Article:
University of Georgia to name field after legendary coach Vince Dooley
A college football venue that needs no introduction will soon come with an expanded, even more-prominent distinction. University of Georgia brass has announced a proposal to name the playing surface at Sanford Stadium “Dooley Field”, a movement to honor the legendary Vince Dooley long organized and pushed for by a number of his former players. Pending approval, Sanford Stadium’s rename will have recognize one of the more important figures in recent state history.
Dooley was the head football coach at Georgia from 1964-1988 and athletic director from 1979-2004. A College Football Hall of Famer and member of the UGA Circle of Honor, among countless other decorations, Dooley led the Bulldogs to six SEC Championships and the 1980 national title. He won 201 career games in Athens and retired as the second-winningest coach in the league all-time. All that Dooley did in an administrative capacity helped further establish Georgia as one of the nation’s premier athletic departments.
Efforts to formerly recognize Dooley have been in the works for a dozen years, with originators of the idea, like former team captain and national champion Kevin “Catfish” Jackson, have worked passionately to further frame all that Dooley has accomplished. He, Kevin Butler, John Lastinger and Herschel Walker are among the many former UGA players who have pushed for this change. A grassroots effort grew exponentially, gaining momentum across multiple spectrums.
“It’s a great day to be a Georgia Bulldog. This couldn’t happen to a nicer man, it’s well deserved,” Jackson nodded. “We’re just elated today. I just want to thank everybody for so much support that is long overdue. There is not a better man, not a greater man. His legacy, now, will live on.”
Long revered for his extracurricular work, Dooley has a prominence that extends well beyond just the playing field. He, as an agriculturalist, author, historian and volunteer, has an proud civic profile, a reputation of committing to and cultivating his community that continues to inspire. Correspondingly, a specific purpose has underlined all of Dooley’s athletic successes; to many of those he coached, that impact remains his most-meaningful influence.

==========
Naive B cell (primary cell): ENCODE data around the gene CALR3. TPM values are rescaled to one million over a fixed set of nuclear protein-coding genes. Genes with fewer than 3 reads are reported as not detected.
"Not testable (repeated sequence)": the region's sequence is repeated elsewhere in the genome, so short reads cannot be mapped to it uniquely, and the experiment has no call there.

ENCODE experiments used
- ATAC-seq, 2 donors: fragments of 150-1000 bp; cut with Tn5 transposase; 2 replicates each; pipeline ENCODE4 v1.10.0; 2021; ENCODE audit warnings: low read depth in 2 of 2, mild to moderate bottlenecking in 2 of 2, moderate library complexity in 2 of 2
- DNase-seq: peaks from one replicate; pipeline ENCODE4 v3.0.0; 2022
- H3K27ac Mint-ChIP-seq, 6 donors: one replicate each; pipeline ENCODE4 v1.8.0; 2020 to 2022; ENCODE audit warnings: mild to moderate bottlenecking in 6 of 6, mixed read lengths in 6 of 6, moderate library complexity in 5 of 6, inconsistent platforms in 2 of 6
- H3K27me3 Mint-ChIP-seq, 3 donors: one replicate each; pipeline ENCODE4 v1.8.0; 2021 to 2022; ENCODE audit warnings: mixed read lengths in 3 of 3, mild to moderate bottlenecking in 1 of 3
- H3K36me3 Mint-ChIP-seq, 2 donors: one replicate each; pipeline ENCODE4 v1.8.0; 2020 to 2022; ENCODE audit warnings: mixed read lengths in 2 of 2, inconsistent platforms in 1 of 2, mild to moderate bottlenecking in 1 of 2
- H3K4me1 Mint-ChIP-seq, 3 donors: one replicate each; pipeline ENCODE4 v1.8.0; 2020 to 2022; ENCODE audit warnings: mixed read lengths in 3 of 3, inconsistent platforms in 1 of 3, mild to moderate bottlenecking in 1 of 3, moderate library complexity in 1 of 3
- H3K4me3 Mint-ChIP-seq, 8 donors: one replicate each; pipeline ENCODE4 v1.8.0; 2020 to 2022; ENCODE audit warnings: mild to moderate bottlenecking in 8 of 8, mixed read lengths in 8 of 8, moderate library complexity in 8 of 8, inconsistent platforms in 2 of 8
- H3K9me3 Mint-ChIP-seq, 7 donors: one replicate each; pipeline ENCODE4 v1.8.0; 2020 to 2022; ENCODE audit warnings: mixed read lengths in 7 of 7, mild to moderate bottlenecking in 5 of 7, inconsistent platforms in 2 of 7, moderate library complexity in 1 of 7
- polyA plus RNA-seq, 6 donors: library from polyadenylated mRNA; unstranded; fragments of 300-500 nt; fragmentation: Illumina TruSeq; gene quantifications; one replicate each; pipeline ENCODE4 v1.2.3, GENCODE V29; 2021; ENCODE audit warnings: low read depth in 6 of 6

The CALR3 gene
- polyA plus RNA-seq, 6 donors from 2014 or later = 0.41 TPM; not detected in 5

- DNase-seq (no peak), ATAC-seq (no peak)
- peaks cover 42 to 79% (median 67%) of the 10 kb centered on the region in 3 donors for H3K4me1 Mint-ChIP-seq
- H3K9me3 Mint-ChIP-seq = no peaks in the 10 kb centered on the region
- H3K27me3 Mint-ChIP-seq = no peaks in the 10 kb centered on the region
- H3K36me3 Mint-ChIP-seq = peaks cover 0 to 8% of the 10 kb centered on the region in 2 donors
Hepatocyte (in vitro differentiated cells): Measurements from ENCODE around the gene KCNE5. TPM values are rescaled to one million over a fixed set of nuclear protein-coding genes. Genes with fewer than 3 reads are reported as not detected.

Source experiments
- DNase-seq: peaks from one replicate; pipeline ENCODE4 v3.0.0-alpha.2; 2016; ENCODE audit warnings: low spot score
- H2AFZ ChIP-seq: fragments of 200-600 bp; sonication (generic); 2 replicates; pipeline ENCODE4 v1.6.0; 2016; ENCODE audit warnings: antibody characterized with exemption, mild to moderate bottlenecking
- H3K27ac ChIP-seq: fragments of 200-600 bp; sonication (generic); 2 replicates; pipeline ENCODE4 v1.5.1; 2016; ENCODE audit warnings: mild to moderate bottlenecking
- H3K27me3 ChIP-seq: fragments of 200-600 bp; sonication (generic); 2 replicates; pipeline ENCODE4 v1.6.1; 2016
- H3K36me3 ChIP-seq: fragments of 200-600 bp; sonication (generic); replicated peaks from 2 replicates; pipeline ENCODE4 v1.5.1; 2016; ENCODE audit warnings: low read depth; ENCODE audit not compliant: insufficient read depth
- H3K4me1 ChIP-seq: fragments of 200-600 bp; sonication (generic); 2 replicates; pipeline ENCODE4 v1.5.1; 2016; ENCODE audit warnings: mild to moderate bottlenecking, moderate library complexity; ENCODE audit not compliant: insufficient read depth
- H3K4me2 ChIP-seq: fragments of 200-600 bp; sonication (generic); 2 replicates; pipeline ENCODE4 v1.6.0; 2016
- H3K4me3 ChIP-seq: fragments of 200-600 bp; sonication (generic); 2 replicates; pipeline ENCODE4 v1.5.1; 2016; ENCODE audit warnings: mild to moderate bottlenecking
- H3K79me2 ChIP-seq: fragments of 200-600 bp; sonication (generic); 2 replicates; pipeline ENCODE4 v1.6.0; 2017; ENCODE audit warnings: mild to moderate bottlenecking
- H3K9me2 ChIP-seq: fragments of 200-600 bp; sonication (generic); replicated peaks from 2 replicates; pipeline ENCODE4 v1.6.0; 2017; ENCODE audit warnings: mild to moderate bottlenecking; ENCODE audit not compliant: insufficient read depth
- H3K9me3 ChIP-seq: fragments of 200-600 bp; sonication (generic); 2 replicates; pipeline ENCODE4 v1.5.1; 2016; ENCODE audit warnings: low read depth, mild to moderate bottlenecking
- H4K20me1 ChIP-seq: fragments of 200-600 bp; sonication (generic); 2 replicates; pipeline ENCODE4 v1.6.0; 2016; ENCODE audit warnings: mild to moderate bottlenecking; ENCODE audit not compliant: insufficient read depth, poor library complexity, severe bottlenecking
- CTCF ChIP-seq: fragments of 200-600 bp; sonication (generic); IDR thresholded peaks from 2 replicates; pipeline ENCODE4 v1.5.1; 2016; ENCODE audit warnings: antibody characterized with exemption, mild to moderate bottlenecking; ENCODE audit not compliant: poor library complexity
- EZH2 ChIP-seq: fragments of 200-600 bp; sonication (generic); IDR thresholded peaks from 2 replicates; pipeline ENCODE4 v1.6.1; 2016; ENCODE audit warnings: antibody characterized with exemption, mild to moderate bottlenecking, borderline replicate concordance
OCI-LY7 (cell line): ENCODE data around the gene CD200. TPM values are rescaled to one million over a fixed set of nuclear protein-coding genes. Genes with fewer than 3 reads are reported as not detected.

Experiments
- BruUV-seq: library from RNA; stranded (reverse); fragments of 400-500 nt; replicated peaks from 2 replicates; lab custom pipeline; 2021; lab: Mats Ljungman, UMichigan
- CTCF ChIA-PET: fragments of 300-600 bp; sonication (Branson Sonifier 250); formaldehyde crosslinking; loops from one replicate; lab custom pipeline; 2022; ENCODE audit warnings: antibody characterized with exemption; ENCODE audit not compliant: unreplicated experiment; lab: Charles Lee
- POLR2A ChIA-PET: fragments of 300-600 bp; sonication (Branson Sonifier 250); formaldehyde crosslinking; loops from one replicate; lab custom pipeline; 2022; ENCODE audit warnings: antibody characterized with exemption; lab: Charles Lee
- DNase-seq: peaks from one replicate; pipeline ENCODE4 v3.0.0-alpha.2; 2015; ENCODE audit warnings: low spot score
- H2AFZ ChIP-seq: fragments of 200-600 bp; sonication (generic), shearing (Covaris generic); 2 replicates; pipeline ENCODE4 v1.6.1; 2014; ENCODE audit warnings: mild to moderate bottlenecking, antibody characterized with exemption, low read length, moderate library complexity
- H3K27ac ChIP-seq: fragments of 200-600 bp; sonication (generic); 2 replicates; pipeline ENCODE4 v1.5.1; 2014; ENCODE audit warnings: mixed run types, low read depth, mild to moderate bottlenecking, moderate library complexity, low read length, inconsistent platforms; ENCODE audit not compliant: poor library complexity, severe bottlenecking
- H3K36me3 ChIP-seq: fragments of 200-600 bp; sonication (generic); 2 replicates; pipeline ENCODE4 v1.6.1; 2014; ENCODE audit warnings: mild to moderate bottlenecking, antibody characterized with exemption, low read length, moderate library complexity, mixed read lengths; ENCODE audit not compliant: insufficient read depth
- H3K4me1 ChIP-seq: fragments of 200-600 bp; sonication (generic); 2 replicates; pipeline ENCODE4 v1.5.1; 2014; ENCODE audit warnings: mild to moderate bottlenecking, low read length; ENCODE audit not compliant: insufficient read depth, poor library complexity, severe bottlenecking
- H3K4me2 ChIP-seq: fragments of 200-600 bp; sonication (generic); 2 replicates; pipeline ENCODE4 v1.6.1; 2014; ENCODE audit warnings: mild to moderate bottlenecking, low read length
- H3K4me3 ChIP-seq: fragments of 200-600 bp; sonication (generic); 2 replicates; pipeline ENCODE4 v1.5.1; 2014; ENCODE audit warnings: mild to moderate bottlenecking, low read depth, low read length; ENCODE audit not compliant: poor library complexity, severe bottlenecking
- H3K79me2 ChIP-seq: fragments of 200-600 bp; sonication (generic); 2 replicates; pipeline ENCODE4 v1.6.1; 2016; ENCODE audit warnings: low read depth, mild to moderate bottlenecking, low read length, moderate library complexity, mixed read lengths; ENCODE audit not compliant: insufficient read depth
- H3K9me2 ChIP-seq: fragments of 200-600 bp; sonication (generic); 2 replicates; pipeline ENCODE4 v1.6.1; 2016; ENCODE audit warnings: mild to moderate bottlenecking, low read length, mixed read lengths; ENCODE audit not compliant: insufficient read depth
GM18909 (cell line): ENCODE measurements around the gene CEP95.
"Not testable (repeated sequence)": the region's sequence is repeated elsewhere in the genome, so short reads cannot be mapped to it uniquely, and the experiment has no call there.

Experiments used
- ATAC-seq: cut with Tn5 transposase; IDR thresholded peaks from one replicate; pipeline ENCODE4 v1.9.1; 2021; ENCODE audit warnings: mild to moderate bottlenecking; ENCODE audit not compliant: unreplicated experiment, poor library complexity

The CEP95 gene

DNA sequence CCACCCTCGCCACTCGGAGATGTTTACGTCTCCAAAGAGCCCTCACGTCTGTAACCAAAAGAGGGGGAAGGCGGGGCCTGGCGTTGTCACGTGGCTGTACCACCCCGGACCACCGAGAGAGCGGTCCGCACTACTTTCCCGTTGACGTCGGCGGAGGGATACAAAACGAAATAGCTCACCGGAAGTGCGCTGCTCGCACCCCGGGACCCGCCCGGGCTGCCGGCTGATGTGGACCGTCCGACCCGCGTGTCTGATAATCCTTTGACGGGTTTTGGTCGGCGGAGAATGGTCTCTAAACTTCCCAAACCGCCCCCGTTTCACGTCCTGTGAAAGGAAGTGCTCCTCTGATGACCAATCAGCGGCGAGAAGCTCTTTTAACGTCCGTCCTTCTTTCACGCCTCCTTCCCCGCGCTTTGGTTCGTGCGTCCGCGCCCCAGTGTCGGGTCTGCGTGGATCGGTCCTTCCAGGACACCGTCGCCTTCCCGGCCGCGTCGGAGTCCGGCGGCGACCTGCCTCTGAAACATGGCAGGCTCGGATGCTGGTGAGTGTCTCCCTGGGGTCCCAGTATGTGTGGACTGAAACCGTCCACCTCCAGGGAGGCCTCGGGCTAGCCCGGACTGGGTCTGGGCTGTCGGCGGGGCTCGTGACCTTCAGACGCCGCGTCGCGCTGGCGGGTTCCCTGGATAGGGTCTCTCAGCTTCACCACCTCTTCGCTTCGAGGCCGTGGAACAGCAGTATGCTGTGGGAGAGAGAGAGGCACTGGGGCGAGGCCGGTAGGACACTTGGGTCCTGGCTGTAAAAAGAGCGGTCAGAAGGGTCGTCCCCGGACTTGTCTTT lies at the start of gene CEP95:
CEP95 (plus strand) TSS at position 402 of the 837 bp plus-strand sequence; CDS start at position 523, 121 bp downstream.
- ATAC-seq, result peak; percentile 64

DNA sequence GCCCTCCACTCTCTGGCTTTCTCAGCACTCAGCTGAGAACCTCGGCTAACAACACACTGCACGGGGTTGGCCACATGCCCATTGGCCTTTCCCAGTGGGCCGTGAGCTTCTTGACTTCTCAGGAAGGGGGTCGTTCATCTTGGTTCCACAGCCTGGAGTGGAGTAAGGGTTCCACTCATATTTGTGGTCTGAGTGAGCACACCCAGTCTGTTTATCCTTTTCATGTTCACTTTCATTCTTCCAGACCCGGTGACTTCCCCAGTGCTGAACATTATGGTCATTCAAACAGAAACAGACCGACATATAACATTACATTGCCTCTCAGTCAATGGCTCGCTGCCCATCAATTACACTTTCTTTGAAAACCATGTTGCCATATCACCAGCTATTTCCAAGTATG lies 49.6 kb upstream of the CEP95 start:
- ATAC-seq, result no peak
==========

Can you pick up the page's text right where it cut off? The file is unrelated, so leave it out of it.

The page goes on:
You see the rings when you shake Dooley’s hand. You feel the conviction.
Kevin “Catfish” Jackson
“To all of us, the man made such a difference in our lives,” Jackson explained. “You look at that championship team: Frank Ros, Chris Welton, Herschel, myself. Coach Dooley was a mentor to us. And then, look at what he did as AD, look at all of the awards he received. How does his legacy live on? Now, any time you go that stadium, you are going to think about Coach Dooley. This is his legacy and it’s so well-deserved.”
The current plan is for an official dedication ceremony to be held on September 7th, prior to the Bulldogs’ home opener with Murray State. Fans will then officially enjoy the game at Dooley Field at Sanford Stadium.
“It’s going to bring back so many memories. From the time that he recruited all of us to us winning three SEC championships, winning a Cotton Bowl. For me, personally, making me a graduate assistant. We’re just going to be so honored, the entire team,” Jackson smiled. “It means the world to us, it’s something we have all worked really hard on. We felt like we have won the national championship all over again and were able to do something for our coach that has done so much for us that we were able to give a little bit back.”
For those like Jackson, who have lobbied for Dooley’s inclusion for quite some time, recent news regarding the name change resonates.
“I’m just really happy for my coach, I can’t thank everybody enough,” Jackson concluded.
Sanford Stadium has been home to some of the biggest names in college football history. Dooley will soon forever welcome them all back.